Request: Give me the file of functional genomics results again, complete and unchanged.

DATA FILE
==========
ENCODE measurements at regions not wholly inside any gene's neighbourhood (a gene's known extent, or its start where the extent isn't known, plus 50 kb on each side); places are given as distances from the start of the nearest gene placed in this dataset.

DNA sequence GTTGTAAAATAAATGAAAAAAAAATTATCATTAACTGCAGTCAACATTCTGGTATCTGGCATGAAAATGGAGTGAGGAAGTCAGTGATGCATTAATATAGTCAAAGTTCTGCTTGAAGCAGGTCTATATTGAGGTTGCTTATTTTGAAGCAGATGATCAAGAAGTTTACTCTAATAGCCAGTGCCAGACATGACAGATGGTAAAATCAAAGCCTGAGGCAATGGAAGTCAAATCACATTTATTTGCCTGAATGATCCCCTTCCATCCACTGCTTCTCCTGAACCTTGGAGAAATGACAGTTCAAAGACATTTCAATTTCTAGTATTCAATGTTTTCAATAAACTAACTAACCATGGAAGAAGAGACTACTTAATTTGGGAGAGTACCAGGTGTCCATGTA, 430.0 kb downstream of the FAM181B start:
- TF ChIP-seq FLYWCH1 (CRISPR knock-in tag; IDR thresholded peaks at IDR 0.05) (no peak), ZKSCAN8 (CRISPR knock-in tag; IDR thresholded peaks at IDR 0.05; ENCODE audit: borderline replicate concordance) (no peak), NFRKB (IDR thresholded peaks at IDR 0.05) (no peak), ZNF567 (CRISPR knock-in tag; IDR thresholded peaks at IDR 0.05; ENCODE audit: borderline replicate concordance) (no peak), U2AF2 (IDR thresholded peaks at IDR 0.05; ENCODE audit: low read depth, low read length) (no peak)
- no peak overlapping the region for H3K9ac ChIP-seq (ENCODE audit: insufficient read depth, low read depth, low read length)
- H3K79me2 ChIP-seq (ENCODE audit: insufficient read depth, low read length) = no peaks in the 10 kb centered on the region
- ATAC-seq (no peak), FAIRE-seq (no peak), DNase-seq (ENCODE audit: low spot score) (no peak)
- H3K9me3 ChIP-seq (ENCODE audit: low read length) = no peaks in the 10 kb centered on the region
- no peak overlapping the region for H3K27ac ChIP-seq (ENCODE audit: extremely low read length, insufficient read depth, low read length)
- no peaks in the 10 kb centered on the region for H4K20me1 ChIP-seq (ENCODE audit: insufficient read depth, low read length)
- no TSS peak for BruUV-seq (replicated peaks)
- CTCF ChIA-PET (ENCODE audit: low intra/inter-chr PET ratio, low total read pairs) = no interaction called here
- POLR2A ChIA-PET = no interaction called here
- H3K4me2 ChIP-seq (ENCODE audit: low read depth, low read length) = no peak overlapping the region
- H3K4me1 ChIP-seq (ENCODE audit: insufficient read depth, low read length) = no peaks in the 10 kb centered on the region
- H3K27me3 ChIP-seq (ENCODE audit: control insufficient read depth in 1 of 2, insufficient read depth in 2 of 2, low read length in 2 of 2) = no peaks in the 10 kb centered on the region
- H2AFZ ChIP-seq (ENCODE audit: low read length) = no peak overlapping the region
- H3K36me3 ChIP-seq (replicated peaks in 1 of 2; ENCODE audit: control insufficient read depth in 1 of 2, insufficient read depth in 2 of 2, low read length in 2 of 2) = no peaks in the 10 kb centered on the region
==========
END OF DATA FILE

ENCODE measurements at regions not wholly inside any gene's neighbourhood (a gene's known extent, or its start where the extent isn't known, plus 50 kb on each side); places are given as distances from the start of the nearest gene placed in this dataset.

DNA sequence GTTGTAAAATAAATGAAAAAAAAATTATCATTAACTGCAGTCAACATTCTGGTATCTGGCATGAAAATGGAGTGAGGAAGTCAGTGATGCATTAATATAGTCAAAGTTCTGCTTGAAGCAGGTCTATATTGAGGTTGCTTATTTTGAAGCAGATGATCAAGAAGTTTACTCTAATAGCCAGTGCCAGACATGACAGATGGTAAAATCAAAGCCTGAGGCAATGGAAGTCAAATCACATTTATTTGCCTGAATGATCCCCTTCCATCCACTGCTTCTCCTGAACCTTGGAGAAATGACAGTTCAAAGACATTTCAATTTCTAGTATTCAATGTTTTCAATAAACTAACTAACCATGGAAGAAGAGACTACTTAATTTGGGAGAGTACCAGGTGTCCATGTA, 430.0 kb downstream of the FAM181B start:
- TF ChIP-seq FLYWCH1 (CRISPR knock-in tag; IDR thresholded peaks at IDR 0.05) (no peak), ZKSCAN8 (CRISPR knock-in tag; IDR thresholded peaks at IDR 0.05; ENCODE audit: borderline replicate concordance) (no peak), NFRKB (IDR thresholded peaks at IDR 0.05) (no peak), ZNF567 (CRISPR knock-in tag; IDR thresholded peaks at IDR 0.05; ENCODE audit: borderline replicate concordance) (no peak), U2AF2 (IDR thresholded peaks at IDR 0.05; ENCODE audit: low read depth, low read length) (no peak)
- no peak overlapping the region for H3K9ac ChIP-seq (ENCODE audit: insufficient read depth, low read depth, low read length)
- H3K79me2 ChIP-seq (ENCODE audit: insufficient read depth, low read length) = no peaks in the 10 kb centered on the region
- ATAC-seq (no peak), FAIRE-seq (no peak), DNase-seq (ENCODE audit: low spot score) (no peak)
- H3K9me3 ChIP-seq (ENCODE audit: low read length) = no peaks in the 10 kb centered on the region
- no peak overlapping the region for H3K27ac ChIP-seq (ENCODE audit: extremely low read length, insufficient read depth, low read length)
- no peaks in the 10 kb centered on the region for H4K20me1 ChIP-seq (ENCODE audit: insufficient read depth, low read length)
- no TSS peak for BruUV-seq (replicated peaks)
- CTCF ChIA-PET (ENCODE audit: low intra/inter-chr PET ratio, low total read pairs) = no interaction called here
- POLR2A ChIA-PET = no interaction called here
- H3K4me2 ChIP-seq (ENCODE audit: low read depth, low read length) = no peak overlapping the region
- H3K4me1 ChIP-seq (ENCODE audit: insufficient read depth, low read length) = no peaks in the 10 kb centered on the region
- H3K27me3 ChIP-seq (ENCODE audit: control insufficient read depth in 1 of 2, insufficient read depth in 2 of 2, low read length in 2 of 2) = no peaks in the 10 kb centered on the region
- H2AFZ ChIP-seq (ENCODE audit: low read length) = no peak overlapping the region
- H3K36me3 ChIP-seq (replicated peaks in 1 of 2; ENCODE audit: control insufficient read depth in 1 of 2, insufficient read depth in 2 of 2, low read length in 2 of 2) = no peaks in the 10 kb centered on the region